PARIS (Reuters) - Vivendi (VIV.PA) has received four expressions of interest in its 53-percent stake in Maroc Telecom (IAM.CS) from which it hopes to garner at least 5.5 billion euros ($7.13 billion), two people familiar with the matter said on Wednesday.
Regional rivals Qatar Telecom QTEL.QA, Etisalat 7020.SE and Saudi Telecom 7010.SE, as well as South Africa’s MTN (MTNJ.J) have spoken to Vivendi’s bankers about acquiring the stake in Morocco’s biggest operator, the people said.
There is no official deadline set for offers, but Vivendi hopes to sign a deal before the end of the first quarter of 2013, one of the people said.
Maroc Telecom is Vivendi’s second largest contributor to earnings but its growth has slowed in recent years under tough competition in its domestic market.
Vivendi is seeking to sell assets to cut debt and revive its flagging share price, which is near 10-year lows.
The kingdom of Morocco, which owns a 30 percent stake, would need to approve any sale.
Led by Chairman Jean-Rene Fourtou, Vivendi has been reviewing its strategy, and has also put its Brazilian telecom operator GVT on the block.
Earlier it tried to sell video games unit Activision Blizzard (ATVI.O) but failed to attract bids at the price it wanted.
Vivendi shares, which had been trading down 0.3 percent, closed up 2.2 percent after the Reuters report.
Maroc Telecom, in which Vivendi first bought a stake in 2001, offers fixed-line, mobile and internet services. It is one of Africa’s main telecom operators with units in Burkina Faso, Gabon, Mali and Mauritania.
Qatar Telecom is seen as the best-placed potential bidder because they have the funds to back the acquisition and internal agreement on the strategic rationale, said one of the sources.
The group, which has expanded in 16 countries from Indonesia to Algeria over the past decade, is already in talks with two banks on a mandate to bid, the person said.
Qatar Telecom declined to comment.
Etisalat Chief Executive Ahmad Julfar told Reuters in an interview on Wednesday that the global economic crisis would create opportunities for the Gulf operator to expand in the next 18 months.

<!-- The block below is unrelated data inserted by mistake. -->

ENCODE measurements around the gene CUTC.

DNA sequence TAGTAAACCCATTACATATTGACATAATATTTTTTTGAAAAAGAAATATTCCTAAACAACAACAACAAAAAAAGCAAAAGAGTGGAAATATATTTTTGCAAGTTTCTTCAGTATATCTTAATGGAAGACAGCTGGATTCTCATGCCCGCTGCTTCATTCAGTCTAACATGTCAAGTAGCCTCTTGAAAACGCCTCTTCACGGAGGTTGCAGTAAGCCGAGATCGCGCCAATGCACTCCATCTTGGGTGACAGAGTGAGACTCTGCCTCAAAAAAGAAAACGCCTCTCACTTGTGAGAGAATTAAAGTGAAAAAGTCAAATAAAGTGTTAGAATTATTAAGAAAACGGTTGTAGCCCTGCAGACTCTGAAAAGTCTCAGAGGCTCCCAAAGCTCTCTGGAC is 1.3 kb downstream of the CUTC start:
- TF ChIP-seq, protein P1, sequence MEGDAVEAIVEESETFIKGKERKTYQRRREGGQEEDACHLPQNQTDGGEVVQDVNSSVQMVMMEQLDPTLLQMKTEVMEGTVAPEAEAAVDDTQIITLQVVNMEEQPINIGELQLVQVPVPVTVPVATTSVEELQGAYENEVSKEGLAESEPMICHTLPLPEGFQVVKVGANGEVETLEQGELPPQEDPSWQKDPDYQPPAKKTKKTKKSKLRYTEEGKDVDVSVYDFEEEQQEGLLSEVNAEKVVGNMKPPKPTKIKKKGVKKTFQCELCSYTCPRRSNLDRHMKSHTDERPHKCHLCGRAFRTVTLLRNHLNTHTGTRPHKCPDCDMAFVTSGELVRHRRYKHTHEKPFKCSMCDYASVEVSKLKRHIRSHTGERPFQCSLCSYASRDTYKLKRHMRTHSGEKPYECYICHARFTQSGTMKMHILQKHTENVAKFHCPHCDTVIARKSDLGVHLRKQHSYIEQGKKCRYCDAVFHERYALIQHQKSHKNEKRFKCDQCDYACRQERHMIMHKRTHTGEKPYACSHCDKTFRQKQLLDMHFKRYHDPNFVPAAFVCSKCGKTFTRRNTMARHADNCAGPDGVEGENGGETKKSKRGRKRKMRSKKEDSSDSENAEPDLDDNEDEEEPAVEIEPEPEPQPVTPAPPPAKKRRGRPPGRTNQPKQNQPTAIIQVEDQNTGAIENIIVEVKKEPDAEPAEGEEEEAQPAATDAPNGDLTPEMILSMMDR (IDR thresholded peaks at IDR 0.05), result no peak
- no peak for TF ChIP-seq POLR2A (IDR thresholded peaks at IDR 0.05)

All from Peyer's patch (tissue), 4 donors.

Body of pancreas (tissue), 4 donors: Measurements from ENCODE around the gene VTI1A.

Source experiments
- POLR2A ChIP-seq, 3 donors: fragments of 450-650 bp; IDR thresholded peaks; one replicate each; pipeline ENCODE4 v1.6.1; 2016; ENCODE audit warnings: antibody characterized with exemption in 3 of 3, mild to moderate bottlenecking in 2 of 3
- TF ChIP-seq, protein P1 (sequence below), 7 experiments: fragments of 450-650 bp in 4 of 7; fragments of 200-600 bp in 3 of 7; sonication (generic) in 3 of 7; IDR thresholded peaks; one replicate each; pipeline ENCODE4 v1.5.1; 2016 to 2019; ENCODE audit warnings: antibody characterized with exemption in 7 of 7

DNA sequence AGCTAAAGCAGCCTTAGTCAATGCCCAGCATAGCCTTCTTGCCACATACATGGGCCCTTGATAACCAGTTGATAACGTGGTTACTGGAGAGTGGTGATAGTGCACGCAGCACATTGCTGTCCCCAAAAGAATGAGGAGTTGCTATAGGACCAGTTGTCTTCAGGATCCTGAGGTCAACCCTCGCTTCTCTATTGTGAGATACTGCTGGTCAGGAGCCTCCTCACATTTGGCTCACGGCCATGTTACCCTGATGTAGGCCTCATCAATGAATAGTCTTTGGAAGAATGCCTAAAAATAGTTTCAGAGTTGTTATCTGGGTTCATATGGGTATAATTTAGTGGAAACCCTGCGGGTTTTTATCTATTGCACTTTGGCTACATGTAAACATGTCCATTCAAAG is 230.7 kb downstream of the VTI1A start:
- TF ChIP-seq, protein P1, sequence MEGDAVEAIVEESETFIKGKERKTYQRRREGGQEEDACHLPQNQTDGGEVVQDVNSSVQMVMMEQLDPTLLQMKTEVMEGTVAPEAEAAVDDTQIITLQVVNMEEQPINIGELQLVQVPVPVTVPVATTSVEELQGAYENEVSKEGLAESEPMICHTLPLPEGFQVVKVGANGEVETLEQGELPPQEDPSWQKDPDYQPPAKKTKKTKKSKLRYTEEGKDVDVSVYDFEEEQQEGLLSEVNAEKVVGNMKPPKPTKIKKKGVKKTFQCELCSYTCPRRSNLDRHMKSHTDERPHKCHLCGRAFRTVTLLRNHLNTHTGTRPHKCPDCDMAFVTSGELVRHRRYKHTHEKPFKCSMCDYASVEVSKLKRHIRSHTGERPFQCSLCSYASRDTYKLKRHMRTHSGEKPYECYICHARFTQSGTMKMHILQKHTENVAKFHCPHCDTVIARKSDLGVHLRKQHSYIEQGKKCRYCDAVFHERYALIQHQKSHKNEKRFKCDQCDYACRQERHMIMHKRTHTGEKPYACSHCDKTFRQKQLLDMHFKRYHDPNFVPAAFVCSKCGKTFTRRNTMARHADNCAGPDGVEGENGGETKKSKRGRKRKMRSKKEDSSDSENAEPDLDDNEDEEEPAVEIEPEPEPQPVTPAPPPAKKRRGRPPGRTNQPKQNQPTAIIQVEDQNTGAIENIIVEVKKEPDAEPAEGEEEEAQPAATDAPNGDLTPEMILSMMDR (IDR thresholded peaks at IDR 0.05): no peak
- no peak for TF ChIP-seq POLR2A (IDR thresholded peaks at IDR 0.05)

Asked whether Etisalat was mulling a bid for Vivendi’s Maroc Telecom, he said: “We are not part of that yet”.
Saudi Telecom is interested in expanding in Morocco having earlier looked at buying second-biggest player Meditel. But it may not be able to move on a bid soon because of an ongoing strategy review after a management reshuffle.
Saudi Telecom was not immediately available for comment.
MTN is a surprise name in the race because observers had seen the South African group as unlikely to be interested for political reasons linked to Morocco’s occupation of Western Sahara.
“We thought it wouldn’t be possible for them but they are showing great interest and they promise that they will handle the political issues,” the person said.
MTN declined to comment specifically on its interest in Maroc Telecom with its spokesman Rich Mkhondo saying: “MTN is always looking for value-enhancing opportunities but we never comment on speculation about those opportunities until the right time.”
Any bidder for Vivendi’s stake would be required under local stock market rules to make an offer to buy-out minority shareholders.
But the state is not interested in selling all of its 30 percent stake, the two people said.
The state could, however, sell a small portion of its stake so as to keep roughly 10 percent of Maroc Telecom traded on the Casablanca exchange, one of the people said.
The company is the largest company on the Moroccan exchange by market capitalization.
($1 = 0.7714 euros)
Reporting by Leila Abboud, Sophie Sassard, Gwenaelle Barzic; Additional reporting by Tiisetso Motsoeneng in Johannesburg; editing by Jason Neely and Jane Merriman